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Is the pandemic-set 'Station Eleven' great TV or not? We fight it out

Matt Brennan and Mary McNamara, Los Angeles Times on

Published in Entertainment News

Mary McNamara: Given the spiritual undertones of the series, and the repetition of the sentence “I remember damage. And escape,” I am tempted to tell you that whatever imperfections you felt you experienced in “Station Eleven” were deliberate, a kind of cinematic wabi-sabi to remind us that the quest for perfection is not only impossible — it is the wrong quest.

I confess I came to “Station Eleven” reluctantly. Last year, as we all scrambled to create some sort of context for the COVID-19 pandemic, Mandel got all sorts of “what does it feel to have predicted the future?” questions, which seemed very unfair. And though I admire HBO Max for releasing a show about a fictional deadly pandemic in the middle of an actual pandemic (after the show’s production was shut down for months by same), I was not interested in any kind of survival guide. Nor did I want the kind of “There’s Got to Be a Morning After” survival celebration disaster stories so often rely on.

I hadn’t read the book, so I had no idea what I was in for, but I certainly was not prepared for a very young Shakespearean actress trotting around snowy Chicago in her young Goneril costume as the world collapsed. Somewhere around the time Jeevan, her accidental savior, managed to purchase and then bungie-cord together a train of loaded shopping carts and navigate them through many city blocks to his brother’s apartment building, I realized I would either have to surrender to an epic quest and all its potential pitfalls, or not.

The final season of “Game of Thrones” notwithstanding, I remain a big fan of the epic quest, so I chose surrender. In part because the partnership of Jeevan and Kirsten was so odd and hypnotic — that Goneril dress! — but mainly because it quickly became obvious, from the running references to Shakespeare and the (fictional) graphic novel “Station Eleven,” that this story was not about how to survive a pandemic. It was about how art and culture can help people, and civilization, survive complete catastrophe.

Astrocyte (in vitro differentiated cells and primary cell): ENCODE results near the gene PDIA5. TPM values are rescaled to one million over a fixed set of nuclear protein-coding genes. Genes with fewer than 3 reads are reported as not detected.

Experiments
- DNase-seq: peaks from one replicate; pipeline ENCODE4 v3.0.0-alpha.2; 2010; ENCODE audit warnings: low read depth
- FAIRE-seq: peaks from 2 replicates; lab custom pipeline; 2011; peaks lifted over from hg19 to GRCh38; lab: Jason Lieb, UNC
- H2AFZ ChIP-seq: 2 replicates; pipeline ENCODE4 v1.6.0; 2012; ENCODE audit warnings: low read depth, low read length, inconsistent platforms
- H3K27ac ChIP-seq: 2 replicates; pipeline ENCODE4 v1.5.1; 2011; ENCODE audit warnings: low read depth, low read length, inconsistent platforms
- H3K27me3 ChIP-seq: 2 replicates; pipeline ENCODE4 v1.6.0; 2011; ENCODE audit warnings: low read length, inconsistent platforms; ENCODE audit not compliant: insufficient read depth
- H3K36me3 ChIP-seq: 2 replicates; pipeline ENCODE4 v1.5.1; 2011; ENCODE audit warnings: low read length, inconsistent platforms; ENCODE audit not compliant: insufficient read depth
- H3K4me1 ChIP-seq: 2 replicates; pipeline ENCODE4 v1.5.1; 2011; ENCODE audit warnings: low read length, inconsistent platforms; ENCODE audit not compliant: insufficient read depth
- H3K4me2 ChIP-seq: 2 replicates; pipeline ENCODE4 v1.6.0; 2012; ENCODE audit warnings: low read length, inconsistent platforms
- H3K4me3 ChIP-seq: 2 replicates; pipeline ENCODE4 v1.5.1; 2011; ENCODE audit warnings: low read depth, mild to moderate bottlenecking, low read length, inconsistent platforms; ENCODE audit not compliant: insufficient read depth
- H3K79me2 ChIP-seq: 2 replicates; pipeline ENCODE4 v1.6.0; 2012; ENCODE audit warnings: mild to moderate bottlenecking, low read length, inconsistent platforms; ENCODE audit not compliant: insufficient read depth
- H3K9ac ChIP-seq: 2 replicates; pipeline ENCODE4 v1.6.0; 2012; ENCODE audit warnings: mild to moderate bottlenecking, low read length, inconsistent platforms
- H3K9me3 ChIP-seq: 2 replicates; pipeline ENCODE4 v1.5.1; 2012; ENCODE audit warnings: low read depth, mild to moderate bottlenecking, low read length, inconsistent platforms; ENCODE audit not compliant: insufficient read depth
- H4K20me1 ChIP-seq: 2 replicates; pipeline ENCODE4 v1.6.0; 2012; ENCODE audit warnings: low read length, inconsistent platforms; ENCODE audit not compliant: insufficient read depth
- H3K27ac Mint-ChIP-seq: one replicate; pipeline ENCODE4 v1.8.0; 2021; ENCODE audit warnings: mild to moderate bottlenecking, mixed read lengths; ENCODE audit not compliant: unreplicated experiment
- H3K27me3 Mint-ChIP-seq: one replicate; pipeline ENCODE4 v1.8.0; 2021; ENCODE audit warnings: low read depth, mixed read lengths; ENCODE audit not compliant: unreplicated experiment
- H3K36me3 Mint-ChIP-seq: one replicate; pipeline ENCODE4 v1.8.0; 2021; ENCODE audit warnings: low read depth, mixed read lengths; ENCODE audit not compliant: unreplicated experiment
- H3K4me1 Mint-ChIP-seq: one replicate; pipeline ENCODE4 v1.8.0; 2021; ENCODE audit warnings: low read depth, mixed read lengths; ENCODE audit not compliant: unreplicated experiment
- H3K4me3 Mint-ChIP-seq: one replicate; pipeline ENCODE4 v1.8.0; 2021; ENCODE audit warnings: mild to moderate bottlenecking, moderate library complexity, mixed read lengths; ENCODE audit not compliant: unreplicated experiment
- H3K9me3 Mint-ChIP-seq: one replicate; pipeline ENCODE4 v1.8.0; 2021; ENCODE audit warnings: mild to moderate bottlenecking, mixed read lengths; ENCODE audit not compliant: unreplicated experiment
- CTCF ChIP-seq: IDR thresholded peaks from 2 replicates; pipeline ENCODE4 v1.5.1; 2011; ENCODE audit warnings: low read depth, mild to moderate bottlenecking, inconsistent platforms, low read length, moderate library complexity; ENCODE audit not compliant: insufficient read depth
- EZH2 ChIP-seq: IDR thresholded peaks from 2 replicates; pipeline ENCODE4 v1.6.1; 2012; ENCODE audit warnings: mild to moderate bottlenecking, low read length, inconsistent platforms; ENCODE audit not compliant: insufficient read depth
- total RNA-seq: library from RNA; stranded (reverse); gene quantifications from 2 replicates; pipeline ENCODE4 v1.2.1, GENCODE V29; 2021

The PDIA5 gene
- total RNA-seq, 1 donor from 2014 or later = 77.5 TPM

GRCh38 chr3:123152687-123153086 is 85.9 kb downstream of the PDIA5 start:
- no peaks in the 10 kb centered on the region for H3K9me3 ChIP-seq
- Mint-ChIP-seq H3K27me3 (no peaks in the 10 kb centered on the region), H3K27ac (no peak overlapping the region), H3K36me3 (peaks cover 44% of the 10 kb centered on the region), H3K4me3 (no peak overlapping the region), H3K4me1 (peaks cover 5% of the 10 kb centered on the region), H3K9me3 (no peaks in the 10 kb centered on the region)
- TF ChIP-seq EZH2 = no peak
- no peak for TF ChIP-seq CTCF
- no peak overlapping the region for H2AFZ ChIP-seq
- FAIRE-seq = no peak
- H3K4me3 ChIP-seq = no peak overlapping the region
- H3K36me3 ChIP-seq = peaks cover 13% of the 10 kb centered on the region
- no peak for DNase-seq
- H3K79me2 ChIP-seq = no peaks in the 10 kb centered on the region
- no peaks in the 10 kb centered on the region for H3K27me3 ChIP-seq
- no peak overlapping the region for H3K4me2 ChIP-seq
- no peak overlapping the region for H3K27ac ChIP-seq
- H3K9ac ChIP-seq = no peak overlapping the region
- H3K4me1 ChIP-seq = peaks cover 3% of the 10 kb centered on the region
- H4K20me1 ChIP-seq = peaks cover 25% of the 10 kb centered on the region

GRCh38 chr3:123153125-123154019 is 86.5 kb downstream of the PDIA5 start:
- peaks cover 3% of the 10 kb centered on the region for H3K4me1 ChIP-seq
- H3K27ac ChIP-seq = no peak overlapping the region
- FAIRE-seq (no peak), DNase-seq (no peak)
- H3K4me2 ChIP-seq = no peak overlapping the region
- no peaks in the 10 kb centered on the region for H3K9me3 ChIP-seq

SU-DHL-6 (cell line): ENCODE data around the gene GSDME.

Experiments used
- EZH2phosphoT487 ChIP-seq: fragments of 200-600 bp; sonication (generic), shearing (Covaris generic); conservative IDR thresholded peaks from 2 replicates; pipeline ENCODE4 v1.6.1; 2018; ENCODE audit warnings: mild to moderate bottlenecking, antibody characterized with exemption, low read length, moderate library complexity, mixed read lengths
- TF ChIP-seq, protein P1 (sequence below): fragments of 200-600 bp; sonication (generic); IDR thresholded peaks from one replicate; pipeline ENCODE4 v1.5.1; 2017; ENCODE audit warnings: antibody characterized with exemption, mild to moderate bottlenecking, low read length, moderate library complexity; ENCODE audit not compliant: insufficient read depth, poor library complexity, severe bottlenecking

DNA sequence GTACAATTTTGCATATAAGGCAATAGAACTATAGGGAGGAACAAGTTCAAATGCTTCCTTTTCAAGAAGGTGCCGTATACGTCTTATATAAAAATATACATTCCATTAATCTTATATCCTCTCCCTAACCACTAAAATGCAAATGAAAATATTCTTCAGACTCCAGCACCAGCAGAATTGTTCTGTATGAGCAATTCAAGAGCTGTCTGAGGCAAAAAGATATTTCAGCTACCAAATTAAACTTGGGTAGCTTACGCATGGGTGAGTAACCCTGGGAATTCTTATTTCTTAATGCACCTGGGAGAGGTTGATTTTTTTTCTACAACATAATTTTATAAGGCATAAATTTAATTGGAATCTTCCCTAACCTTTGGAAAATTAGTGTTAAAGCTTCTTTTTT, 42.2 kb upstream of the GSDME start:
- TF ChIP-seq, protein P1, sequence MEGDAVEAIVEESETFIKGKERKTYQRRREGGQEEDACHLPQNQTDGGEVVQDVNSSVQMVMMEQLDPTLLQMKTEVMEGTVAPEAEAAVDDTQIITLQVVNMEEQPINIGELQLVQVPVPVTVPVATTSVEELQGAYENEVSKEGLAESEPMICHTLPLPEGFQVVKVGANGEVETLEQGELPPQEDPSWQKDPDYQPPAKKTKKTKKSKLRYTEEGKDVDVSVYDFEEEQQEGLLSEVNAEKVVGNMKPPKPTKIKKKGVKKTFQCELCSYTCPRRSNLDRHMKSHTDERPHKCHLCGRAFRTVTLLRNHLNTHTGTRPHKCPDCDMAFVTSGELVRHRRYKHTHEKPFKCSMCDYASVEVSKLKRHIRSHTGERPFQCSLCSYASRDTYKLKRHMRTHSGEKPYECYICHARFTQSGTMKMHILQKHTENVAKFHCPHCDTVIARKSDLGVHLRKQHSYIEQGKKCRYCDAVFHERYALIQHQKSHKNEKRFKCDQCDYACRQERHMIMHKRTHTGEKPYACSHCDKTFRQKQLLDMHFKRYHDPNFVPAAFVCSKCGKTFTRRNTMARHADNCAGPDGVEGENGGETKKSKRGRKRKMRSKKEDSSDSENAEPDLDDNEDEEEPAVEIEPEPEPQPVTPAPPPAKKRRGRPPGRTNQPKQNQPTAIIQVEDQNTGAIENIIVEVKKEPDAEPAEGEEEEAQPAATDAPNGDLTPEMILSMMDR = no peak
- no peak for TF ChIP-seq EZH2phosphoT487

As I am Irish, and firmly believe in Thomas Cahill’s premise that Irish monks saved civilization by maintaining texts and libraries while Europe fell into the Dark Ages, I was all in.

There are holes in the story, but that didn’t bother me because “Station Eleven” felt almost immediately like an antidote to every other post-apocalyptic tale I have ever seen. I have seen many, and characters are almost exclusively categorized as hero, villain, victim but never bard, never artist. (Only the Apple TV+ show “See” takes on the importance of myth and art, albeit in a more controlling, prophetic way, but that pandemic left everyone blind, which brings its own issues.)

 

What you call “the present” showcases people who are neither hero nor villain, except perhaps in their own minds, but they are artists. Adult Kirsten is, per the Katniss Everdeen amendment to the Geneva Convention, a skilled knife thrower and general badass, but she is also the company’s go-to Hamlet, surrounded by a group of people who survived without surrendering their belief in the power of making beautiful things. Even the guy who “auditions” by reciting Bill Pullman’s speech from “Independence Day” believes.

The mere existence of a character like the Conductor, played with bug-eyed, Emmy-worthy brilliance by Petty, made my heart sing. She was the leader of a band of survivors not because she was a ruthless martial arts expert but because she continued to write symphonies, and understood that music and theater fulfill a deep-seated need. “We try to make the world make sense for a minute,” she explains to young Kirsten.

I loved “Station Eleven” because it is the first post-apocalyptic show that revolves around its own holy text, in this case the hypnotic, possibly prophetic, graphic novel “Station Eleven.” We see its origins as, in flashback, Miranda (with Deadwyler in an equally devastating performance), turns her own experience with trauma and loss into a sort of universal language that connects the past with the future and literally helps save civilization.

I definitely had some questions in the end — the Prophet’s use of children as suicide bombers was never really addressed — but I was frankly astonished that Somerville was able to keep so many balls — themes, characters, flashbacks, contexts, relationships — in the air, never mind land them with such optimism and grace. You had to be impressed by that at least. I mean, extra points for level of difficulty, no?

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